Does every drug user become dependent?

Does substance use inevitably lead to addiction? No. A person will become dependent if and only if certain conditions or variables are given which allow the development of an addiction.

We will talk about addiction when we talk about addiction. It implies that the person relates to a substance from a need. He needs to use and if there is no substance, he becomes anxious, irritated and suffers from withdrawal symptoms. Let’s look at this in more detail.

    The relationship between consumption and addictions

    Imagine a staircase with three steps. Each step is a different color. In the first, green, we have the use of substances. In this case, we are talking about simple, unproblematic and sporadic consumption. this it does not have short or long term difficulties and does not have very serious consequences.

    The second step, yellow, puts us on alert. It is drug addiction that refers to a more complicated use. We can already think of an excess, a lack of control and setting limits. It can be occasional but excessive use. Substance abuse, after consumption to observe some unpleasant difficulties and consequences. Drinking too much alcohol and playing a big part in the cause of an accident.

    Finally, on the red rung, higher, we place the most problematic consumption, which is addiction or dependence. The object of addiction becomes a priority in a person’s life. The urge to consume leads the person to perform acts that they would not otherwise do. Think all day about consuming, working on consuming or consuming clothes; in short, the drug addict lives to consume. The consequences are serious, on a personal (physical and psychological), professional, family, social or legal level. Initiating treatment in this case is fundamental.

    As we mentioned at the beginning, not everyone who just uses a substance will go to worse scalesIn other words, not all consumers will be addicted.

    If the user of the substance takes a step up a step, he will transform its mere use into something that will bypass excess and risk. And if he climbs one more step, he will find himself a prisoner of himself, in his need to consume no matter what.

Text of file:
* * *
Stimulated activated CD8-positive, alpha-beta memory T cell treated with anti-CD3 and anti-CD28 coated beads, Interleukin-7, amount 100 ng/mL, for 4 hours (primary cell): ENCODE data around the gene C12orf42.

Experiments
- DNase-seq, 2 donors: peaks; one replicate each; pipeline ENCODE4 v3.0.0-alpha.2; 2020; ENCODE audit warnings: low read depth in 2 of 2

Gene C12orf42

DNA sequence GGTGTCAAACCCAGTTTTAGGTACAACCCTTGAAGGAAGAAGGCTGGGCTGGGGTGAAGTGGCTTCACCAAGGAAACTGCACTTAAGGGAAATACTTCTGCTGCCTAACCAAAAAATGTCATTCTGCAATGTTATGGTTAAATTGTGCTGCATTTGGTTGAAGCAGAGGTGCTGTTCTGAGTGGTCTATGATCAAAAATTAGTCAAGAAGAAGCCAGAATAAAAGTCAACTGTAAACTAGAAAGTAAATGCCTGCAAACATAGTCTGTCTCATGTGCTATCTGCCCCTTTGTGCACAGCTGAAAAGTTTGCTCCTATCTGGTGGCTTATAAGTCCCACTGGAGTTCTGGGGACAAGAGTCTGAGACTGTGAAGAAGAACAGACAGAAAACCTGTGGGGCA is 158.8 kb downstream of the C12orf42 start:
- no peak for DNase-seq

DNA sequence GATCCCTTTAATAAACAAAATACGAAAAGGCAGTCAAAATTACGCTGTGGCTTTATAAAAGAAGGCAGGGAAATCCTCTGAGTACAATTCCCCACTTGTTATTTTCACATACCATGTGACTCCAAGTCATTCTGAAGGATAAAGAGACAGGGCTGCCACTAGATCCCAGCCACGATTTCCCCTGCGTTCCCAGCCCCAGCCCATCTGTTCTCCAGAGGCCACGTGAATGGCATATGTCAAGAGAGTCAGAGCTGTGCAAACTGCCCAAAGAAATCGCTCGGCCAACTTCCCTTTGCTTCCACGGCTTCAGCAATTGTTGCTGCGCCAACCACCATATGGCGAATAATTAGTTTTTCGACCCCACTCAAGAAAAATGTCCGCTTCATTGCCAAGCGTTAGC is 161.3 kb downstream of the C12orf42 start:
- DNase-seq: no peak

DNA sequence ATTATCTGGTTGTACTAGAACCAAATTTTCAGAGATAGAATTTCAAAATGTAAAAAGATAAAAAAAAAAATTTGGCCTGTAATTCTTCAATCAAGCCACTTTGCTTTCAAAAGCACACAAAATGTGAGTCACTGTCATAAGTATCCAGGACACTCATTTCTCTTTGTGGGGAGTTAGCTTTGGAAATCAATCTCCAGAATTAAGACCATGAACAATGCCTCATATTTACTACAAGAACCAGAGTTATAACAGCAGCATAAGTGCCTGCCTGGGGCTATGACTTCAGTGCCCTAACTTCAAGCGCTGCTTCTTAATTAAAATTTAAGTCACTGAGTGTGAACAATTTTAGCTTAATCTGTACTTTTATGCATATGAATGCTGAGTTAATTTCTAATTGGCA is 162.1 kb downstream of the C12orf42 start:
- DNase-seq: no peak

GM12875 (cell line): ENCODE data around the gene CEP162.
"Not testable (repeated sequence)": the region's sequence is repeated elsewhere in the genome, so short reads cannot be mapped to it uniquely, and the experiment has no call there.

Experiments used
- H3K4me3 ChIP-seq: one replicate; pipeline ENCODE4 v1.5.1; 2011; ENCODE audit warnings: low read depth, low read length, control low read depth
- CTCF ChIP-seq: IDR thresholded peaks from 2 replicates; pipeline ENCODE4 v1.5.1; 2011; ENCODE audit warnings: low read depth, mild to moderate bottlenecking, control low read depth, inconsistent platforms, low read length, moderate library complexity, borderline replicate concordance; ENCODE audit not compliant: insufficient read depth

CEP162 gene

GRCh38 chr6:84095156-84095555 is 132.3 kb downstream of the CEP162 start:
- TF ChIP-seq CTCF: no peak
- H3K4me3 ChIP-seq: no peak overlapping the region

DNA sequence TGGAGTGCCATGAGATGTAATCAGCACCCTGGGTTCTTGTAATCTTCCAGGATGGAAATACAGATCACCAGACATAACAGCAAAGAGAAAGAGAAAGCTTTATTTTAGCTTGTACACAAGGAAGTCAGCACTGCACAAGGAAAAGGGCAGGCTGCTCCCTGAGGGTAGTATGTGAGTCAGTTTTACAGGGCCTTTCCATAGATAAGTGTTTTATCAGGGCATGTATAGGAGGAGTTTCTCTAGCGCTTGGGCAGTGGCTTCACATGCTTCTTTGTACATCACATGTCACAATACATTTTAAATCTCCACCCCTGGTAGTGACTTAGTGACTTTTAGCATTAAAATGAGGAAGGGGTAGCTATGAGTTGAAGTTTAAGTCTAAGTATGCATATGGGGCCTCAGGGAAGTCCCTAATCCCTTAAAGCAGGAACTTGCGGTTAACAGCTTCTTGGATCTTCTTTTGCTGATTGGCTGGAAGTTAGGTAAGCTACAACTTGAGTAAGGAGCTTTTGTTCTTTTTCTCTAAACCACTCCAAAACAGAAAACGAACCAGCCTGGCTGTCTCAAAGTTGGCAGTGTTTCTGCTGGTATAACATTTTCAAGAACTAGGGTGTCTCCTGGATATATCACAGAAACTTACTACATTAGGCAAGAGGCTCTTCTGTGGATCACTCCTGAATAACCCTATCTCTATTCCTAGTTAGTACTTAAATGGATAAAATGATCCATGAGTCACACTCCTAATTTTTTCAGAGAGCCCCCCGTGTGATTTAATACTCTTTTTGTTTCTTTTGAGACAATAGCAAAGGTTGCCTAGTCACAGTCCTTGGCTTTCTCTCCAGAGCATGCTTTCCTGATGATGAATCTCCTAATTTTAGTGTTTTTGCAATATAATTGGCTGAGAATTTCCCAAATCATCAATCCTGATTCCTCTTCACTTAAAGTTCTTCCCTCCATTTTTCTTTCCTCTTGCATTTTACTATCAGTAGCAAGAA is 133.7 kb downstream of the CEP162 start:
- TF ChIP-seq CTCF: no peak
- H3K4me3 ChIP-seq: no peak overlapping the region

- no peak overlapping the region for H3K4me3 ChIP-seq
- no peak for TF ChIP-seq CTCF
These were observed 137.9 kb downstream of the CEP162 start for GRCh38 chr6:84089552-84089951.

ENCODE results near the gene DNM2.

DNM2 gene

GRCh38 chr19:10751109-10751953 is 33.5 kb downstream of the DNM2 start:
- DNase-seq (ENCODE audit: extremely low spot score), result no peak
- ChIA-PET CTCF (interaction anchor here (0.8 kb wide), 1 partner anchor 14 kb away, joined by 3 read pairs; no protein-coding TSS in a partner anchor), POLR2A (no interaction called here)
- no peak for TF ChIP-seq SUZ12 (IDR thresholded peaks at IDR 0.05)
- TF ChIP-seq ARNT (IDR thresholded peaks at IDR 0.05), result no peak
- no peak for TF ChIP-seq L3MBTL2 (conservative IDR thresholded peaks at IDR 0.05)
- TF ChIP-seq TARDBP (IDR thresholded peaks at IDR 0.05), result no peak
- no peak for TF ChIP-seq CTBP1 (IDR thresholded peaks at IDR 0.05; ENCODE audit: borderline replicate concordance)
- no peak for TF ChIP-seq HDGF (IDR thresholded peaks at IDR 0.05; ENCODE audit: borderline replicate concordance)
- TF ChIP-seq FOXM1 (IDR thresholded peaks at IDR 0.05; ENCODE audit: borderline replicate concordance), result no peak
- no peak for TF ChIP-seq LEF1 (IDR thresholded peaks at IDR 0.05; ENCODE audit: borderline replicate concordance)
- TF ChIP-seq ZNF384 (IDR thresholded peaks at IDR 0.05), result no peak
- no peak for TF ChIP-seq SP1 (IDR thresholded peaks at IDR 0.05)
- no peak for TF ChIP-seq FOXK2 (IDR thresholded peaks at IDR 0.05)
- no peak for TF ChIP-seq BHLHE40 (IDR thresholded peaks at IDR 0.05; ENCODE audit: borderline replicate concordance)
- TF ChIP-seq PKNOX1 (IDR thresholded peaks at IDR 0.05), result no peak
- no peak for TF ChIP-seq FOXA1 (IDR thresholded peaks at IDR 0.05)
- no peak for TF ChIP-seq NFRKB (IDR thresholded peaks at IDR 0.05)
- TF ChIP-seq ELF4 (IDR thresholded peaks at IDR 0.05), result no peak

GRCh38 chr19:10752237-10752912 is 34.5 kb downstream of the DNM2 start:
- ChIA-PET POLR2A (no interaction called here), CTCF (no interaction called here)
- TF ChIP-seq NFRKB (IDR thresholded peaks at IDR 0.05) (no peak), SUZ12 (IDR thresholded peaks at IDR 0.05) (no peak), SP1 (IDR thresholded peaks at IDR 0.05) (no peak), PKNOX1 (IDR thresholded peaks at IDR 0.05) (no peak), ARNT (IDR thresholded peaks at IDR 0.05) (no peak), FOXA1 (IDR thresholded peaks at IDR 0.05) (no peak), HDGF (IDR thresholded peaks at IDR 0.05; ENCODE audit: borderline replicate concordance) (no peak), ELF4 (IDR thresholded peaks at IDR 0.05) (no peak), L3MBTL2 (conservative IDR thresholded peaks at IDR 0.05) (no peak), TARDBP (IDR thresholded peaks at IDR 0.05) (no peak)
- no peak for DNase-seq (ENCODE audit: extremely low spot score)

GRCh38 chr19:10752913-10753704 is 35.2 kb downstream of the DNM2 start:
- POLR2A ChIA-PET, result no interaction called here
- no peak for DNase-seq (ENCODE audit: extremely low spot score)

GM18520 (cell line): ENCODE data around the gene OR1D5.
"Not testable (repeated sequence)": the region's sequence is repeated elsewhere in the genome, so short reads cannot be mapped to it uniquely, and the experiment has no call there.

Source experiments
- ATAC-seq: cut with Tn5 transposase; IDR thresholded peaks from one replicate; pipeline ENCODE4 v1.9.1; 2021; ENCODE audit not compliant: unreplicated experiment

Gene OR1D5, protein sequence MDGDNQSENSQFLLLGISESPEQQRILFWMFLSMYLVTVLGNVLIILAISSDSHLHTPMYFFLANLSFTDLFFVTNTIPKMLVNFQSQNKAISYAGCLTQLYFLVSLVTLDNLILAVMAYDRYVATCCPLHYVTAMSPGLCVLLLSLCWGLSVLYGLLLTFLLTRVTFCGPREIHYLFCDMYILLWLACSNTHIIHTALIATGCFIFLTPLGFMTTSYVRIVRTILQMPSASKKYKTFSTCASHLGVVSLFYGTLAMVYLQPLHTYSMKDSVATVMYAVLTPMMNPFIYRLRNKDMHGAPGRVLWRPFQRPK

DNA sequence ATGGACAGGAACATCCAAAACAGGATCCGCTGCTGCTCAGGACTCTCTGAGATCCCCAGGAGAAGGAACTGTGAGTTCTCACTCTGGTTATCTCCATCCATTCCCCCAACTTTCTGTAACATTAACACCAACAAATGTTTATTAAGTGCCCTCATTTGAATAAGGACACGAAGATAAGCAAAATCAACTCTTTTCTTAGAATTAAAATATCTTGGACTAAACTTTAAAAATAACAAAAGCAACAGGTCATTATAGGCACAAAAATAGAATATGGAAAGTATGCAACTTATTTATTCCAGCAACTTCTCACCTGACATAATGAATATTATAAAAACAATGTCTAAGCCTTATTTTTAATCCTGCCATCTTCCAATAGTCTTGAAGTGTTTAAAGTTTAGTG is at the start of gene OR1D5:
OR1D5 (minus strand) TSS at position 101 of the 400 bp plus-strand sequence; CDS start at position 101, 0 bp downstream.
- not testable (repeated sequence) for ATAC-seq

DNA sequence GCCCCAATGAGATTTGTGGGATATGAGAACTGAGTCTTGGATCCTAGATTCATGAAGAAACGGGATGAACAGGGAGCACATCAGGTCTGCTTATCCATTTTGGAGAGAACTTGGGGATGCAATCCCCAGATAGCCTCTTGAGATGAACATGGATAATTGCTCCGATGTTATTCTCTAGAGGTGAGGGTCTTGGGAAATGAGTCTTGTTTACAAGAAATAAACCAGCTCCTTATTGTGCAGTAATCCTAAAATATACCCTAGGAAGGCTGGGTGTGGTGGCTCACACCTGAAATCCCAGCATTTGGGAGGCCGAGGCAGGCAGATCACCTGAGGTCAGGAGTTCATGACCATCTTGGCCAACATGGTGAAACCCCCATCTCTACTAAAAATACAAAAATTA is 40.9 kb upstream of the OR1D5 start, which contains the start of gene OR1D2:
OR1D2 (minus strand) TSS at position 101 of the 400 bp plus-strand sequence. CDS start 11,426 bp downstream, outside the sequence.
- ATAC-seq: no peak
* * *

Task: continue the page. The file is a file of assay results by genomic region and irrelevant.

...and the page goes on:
The scale … unidirectional?

      A person can stay in the first stage without having any problems related to consumption. Or go up the second step and stay there, sometimes have problems with excess and uncontrollability, Or you can also go on and reach the top. It is the path of dependence, which gradually rises, so that consumption necessarily increases. This is the path of ascension.

      As for decline, to recover from addiction, there are different theories and models. On the one hand, we have the harm and harm reduction modelThis will help a person who has decided to use to do so in the most responsible and prudent way possible, without seeking abstinence as a goal.

      From this model, we can think that a person who has reached the level of dependence will be able to go down the step of the abuse and try to moderate it, and can even reach the first stage, maintaining a simple and responsible use of substances.

      On the other hand, abstentionist models they argue that those who have reached the degree of addiction and decide to recover can no longer use, not even in moderation. It could mean losing control again and returning to the path of addiction. Therefore, following the idea of ​​the ladder, an addict could not go down to the second or the first rung. He should not approach or flirt directly with consumption.


      So abstinence yes or no? As each case is unique, the recovery strategy will vary depending on the characteristics of the people and the type of connection they have made to the substances. There is therefore no single method or model that is valid for all cases of people with problematic substance use. That is why the direction of the ladder will be defined by each person.

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